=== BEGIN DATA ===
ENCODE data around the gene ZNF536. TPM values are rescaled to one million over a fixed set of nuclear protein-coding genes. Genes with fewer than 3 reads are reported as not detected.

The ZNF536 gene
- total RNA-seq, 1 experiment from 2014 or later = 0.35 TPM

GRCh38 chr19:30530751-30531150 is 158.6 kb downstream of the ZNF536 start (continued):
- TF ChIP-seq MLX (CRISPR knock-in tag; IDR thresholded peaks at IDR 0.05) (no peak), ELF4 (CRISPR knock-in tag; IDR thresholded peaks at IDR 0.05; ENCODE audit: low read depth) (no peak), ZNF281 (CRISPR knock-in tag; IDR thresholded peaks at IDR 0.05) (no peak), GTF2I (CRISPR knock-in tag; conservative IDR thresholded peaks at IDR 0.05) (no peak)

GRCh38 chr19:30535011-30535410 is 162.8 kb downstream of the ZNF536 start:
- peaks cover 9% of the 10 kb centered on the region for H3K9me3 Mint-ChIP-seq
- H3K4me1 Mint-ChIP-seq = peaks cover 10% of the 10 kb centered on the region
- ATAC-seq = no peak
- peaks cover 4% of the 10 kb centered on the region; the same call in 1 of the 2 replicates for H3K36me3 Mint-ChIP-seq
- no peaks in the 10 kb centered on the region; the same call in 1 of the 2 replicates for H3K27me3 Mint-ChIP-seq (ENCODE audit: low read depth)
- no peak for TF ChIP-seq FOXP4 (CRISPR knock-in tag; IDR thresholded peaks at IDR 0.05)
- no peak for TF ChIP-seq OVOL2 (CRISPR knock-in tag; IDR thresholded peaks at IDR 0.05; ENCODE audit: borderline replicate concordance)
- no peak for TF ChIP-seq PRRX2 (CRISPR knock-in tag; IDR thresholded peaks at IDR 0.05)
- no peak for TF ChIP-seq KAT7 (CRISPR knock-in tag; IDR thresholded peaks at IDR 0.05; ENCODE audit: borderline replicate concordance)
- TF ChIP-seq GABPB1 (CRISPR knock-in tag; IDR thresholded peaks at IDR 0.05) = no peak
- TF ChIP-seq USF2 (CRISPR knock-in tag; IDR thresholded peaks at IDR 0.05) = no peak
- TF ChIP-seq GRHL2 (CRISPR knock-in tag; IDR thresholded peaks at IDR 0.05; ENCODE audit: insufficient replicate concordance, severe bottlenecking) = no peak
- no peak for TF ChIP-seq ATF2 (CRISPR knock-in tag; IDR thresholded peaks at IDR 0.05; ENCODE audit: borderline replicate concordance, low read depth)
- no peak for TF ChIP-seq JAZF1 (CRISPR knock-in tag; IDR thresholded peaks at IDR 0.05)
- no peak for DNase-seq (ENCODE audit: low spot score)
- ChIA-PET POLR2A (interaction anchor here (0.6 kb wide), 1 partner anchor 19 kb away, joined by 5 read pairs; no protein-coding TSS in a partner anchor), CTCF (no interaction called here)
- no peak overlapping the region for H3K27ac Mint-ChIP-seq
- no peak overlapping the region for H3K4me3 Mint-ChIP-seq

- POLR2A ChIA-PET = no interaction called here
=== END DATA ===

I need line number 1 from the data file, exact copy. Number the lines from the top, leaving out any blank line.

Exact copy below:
ENCODE data around the gene ZNF536. TPM values are rescaled to one million over a fixed set of nuclear protein-coding genes. Genes with fewer than 3 reads are reported as not detected.